Now, 'Gene Signature' That can be Used to Predict Onset of Alzheimer's Years in Advance

by Dr. Trupti Shirole on  September 7, 2015 at 4:55 PM Genetics & Stem Cells News   - G J E 4
Alzheimer's disease is an irreversible, progressive brain disorder that slowly destroys an individual's memory and thinking skills, and eventually the ability to carry out simple tasks. A 'gene signature' that can be used to predict the onset of Alzheimer's years in advance, has been designed by researchers. The team aimed to define a set of genes associated with 'healthy aging' in 65 year old people. Such a molecular profile could be useful for distinguishing people at an early risk of age-related diseases, and could improve upon the use of chronological age and complement traditional indicators of disease, such as blood pressure.
 Now, 'Gene Signature' That can be Used to Predict Onset of Alzheimer's Years in Advance
Now, 'Gene Signature' That can be Used to Predict Onset of Alzheimer's Years in Advance

Lead author James Timmons, from King's College London, UK, said, "The discovery provides the first robust molecular 'signature' of biological age in humans and should be able to transform the way that 'age' is used to make medical decisions. This includes identifying those more likely to be at risk of Alzheimer's, as catching those at 'early' risk is key to evaluating potential treatments."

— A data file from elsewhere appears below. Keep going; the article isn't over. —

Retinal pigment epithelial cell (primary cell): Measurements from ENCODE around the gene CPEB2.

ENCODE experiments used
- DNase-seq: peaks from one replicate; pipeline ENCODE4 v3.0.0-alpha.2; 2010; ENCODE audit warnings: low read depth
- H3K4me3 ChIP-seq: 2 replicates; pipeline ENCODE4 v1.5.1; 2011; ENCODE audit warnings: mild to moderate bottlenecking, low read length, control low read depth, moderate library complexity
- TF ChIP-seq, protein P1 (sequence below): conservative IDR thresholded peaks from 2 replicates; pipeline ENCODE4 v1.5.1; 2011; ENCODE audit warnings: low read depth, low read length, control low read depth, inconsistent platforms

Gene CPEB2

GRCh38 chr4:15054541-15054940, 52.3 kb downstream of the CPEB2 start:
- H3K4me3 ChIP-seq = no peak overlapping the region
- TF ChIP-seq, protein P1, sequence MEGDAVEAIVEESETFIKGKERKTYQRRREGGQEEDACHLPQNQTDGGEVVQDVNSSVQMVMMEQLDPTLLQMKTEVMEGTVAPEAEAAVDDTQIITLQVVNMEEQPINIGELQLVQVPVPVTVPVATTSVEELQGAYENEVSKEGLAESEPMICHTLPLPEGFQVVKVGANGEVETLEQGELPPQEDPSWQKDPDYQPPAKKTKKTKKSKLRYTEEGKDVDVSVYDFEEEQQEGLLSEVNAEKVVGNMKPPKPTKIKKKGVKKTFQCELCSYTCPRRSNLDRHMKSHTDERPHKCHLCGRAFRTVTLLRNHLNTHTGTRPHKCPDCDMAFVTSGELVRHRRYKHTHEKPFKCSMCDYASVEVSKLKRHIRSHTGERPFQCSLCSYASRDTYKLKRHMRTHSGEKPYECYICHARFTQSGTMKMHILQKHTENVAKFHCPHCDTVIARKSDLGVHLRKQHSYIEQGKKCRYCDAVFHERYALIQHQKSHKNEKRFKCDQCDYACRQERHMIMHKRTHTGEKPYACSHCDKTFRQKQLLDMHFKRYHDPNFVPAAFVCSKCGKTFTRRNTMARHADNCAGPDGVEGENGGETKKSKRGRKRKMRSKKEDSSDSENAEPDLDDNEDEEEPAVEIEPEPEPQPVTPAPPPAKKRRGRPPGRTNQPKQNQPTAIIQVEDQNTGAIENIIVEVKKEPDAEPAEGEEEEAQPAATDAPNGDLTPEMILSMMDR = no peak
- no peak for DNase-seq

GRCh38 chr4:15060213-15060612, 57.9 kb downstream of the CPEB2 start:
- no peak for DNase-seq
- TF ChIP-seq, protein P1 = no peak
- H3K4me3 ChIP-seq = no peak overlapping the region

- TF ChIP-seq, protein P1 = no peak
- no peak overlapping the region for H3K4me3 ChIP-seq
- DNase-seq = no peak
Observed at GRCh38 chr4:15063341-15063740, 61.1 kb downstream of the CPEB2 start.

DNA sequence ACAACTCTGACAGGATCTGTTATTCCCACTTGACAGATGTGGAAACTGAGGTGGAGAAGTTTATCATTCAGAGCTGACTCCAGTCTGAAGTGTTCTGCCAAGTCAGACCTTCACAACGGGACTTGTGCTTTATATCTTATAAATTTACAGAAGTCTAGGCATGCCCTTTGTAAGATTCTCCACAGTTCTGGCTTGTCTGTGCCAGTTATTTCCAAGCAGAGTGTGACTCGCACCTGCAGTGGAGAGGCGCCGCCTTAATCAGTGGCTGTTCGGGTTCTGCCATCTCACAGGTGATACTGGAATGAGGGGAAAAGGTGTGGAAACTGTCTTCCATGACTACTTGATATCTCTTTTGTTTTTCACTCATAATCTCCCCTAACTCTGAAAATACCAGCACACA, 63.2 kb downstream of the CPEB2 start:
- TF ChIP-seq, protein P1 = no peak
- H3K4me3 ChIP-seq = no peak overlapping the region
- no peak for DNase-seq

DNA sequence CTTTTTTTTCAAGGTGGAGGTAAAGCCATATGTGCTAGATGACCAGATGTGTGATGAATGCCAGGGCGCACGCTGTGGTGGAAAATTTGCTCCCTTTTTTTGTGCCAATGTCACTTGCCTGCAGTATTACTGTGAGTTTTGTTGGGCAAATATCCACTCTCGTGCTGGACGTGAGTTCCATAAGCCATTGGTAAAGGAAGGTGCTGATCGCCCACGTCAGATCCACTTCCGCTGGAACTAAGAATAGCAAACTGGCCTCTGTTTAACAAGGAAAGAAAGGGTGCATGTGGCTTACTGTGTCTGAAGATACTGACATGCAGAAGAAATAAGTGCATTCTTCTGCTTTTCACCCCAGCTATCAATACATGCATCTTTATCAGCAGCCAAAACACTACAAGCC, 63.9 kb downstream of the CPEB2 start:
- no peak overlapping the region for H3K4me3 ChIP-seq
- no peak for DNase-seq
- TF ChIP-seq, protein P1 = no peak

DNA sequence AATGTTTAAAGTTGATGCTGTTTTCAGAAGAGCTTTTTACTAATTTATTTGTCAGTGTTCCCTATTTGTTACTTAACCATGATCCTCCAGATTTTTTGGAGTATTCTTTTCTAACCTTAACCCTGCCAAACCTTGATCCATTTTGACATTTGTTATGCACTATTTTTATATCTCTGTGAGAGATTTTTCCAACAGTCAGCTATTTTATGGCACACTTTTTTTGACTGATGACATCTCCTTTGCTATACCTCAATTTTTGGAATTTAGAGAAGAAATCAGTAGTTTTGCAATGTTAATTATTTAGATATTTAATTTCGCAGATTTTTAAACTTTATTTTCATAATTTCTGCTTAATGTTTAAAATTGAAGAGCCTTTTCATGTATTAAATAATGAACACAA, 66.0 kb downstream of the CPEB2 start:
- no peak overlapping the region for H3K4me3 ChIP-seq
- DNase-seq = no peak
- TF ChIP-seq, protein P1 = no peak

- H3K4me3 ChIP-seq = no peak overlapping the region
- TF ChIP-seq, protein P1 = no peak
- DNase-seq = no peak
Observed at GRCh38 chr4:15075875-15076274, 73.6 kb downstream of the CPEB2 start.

The scientists demonstrated that patients diagnosed with Alzheimer's Disease had an altered 'healthy aging' RNA signature in their blood, and therefore a lower healthy age gene score, suggesting significant association with the disease. Timmons said, "This is the first blood test of its kind that has shown that the same set of molecules are regulated in both the blood and the brain regions associated with dementia and it can help contribute to a dementia diagnosis. This also provides strong evidence that dementia in humans could be called a type of 'accelerated aging' or 'failure to activate the healthy aging program'."

The researchers suggested that their 'healthy age gene score' could be integrated to help decide which middle-aged subjects could be offered entry into a preventative clinical trial many years before the clinical expression of Alzheimer's.

The study is published in Genome Biology.

Source: ANI

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